1st The problem
2nd Conflict between security and freedom
3rd Threat to both goals differs again and again
4th The uncertainty character of decisions
5th The role of learning
1st The problem
Politicians repeatedly emphasize that there could be no absolute security, that even if all possible precautions have been taken to ward off terrorist attacks, terrorist acts can still take place.
But whenever terrorist attacks have actually occurred, the first thing people do is to look for the guilty authorities who did not prevent this attack and they loudly proclaim that security precautions must be improved. After these attacks, it is then repeatedly insinuated that this act could have been prevented if only the responsible authorities had done their duty.
In reality, however, this attitude does not correspond to the conditions. A sober analysis should very often have come to the conclusion that the current legislation would be quite sufficient to ward off terrorist acts in the best possible way, that there are furthermore precisely such cases in which terrorist acts can nevertheless take place and succeed despite careful and correct procedures by the responsible authorities, or that often the contexts underlying these attacks have developed in such a way that one must first develop new concepts for defence against terrorist acts.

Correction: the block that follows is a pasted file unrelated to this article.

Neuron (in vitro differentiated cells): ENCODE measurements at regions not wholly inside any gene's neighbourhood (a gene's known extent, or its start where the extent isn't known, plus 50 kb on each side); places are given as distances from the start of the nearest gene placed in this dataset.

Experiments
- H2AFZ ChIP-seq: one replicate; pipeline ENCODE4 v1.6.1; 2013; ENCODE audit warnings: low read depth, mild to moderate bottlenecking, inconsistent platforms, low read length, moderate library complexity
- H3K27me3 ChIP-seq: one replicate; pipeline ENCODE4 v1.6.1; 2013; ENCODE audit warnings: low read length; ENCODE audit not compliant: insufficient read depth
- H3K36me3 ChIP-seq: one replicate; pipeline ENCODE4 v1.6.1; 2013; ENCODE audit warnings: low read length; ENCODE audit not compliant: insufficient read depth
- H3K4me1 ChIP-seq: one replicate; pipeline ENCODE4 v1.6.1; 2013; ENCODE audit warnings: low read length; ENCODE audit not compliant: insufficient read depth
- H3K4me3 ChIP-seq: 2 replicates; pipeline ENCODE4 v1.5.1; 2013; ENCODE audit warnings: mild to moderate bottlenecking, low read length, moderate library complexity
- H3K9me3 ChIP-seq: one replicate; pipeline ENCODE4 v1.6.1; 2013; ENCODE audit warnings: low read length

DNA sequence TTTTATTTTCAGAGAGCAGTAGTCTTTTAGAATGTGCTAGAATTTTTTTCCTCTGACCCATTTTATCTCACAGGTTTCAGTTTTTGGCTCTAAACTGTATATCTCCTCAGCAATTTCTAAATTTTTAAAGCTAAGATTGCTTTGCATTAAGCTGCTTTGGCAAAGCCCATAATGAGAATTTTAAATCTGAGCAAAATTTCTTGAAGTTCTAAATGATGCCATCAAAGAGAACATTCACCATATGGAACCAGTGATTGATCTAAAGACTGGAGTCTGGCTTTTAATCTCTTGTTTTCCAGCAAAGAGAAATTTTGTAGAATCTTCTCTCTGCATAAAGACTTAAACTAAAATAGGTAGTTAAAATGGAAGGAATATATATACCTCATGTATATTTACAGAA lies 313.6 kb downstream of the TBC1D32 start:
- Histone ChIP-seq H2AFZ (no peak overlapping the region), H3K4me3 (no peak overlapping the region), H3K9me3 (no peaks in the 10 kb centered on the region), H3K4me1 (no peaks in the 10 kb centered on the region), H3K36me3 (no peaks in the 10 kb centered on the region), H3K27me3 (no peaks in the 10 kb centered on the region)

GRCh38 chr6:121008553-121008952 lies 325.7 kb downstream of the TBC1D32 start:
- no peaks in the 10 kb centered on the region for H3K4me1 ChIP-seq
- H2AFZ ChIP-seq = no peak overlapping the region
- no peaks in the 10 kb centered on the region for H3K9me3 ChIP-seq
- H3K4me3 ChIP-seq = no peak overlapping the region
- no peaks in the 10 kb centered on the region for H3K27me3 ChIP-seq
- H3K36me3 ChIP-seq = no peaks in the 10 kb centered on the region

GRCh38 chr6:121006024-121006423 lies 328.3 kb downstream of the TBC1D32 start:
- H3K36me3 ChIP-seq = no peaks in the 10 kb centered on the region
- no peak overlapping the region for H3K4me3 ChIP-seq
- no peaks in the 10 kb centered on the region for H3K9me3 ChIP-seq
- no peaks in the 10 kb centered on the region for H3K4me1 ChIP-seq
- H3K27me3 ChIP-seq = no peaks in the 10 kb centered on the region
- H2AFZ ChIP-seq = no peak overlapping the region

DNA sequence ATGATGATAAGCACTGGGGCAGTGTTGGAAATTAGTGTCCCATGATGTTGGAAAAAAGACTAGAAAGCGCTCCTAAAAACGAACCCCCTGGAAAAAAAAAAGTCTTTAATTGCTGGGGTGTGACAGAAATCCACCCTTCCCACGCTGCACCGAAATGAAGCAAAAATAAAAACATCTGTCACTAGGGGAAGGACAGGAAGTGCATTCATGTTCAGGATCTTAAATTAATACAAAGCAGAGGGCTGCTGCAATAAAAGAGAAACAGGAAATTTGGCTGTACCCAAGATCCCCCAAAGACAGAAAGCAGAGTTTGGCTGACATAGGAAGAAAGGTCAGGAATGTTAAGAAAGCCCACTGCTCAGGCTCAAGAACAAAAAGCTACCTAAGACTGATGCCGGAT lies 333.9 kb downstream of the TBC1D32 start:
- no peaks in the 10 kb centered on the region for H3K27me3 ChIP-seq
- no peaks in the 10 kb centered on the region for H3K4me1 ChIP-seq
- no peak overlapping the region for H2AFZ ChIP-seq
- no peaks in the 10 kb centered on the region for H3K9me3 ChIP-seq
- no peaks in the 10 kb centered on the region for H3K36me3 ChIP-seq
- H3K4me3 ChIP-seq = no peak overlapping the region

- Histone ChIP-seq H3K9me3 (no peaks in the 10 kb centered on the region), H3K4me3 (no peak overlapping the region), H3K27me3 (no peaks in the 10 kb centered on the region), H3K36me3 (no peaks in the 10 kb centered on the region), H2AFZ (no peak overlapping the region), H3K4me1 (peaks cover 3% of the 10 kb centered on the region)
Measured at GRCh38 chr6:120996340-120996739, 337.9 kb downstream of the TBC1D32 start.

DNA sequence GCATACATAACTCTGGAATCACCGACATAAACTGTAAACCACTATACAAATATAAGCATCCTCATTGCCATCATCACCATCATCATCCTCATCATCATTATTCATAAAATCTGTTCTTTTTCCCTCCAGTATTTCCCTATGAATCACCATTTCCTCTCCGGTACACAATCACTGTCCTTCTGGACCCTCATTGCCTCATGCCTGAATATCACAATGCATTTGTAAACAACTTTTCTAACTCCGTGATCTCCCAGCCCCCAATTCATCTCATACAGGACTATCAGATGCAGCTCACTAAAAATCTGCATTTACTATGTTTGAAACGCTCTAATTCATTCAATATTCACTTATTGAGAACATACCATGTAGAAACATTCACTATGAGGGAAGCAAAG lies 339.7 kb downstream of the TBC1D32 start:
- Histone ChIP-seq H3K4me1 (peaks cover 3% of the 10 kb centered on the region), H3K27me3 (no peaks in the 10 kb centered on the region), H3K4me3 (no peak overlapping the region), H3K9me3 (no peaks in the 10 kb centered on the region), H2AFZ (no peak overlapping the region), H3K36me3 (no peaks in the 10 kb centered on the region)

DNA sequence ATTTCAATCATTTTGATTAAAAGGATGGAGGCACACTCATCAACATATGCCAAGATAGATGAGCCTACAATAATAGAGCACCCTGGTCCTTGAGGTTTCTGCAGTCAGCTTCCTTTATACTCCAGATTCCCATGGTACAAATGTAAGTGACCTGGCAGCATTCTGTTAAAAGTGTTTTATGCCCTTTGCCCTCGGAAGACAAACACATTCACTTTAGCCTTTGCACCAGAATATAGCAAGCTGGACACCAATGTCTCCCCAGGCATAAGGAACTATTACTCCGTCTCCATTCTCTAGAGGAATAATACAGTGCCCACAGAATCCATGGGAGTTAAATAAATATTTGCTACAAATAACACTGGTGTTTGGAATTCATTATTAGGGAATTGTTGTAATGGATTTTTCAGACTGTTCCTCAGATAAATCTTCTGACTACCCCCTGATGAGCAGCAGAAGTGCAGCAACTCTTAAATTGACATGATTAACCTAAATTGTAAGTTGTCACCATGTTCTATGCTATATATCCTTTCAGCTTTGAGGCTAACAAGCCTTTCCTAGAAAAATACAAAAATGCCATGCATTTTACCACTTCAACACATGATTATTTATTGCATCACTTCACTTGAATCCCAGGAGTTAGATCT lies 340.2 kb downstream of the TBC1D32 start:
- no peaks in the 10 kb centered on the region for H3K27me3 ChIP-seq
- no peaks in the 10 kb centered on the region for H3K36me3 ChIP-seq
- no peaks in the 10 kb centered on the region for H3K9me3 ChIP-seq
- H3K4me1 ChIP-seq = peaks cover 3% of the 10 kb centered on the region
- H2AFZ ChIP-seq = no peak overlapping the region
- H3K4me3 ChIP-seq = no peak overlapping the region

However, in a first act, this requires a fundamental analysis of the causes and this takes time, a lot of time. It does not lead us to a better result if we think that the additional necessary measures must be taken immediately after a terrorist act, actionism remains mostly unsuccessful on the one side and reduces the civil liberties of citizens unnecessarily strongly on the other.
Basically, there is a conflict between the goals of personal freedom of citizens and security in the sense that the closer you get to one goal, the further you move away from the other. Thus, there is always a need for compromise, it is by no means the case that moving closer to one of these two goals always represents progress. The macroeconomic benefit that arises from the realisation of one goal is always bought by the fact that this increase in benefit for one goal almost always corresponds to a decrease in benefit, i.e. damage, for the other goal.
And since it cannot be assumed that the optimum between the two goals always lies in the same place, but rather requires a different compromise depending on the initial situation, it will be important that a review takes place again and again in relatively short periods of time in order to determine which compromise currently achieves the optimum.
The threat of terrorism is certainly one of the most important and dangerous threats to security today, but it is important to draw attention to the fact that the security of individuals can also be threatened due to completely different circumstances.
Thus, the accident at the nuclear power plant in Fukushima also posed a threat to the safety of citizens, just as traffic in general poses a decisive threat to the safety of citizens every year. UN statistics show that even today, several million people worldwide are killed in traffic accidents every year. Thus, it is not only terrorist acts that threaten human lives; security is a very central, widespread issue in the society of today.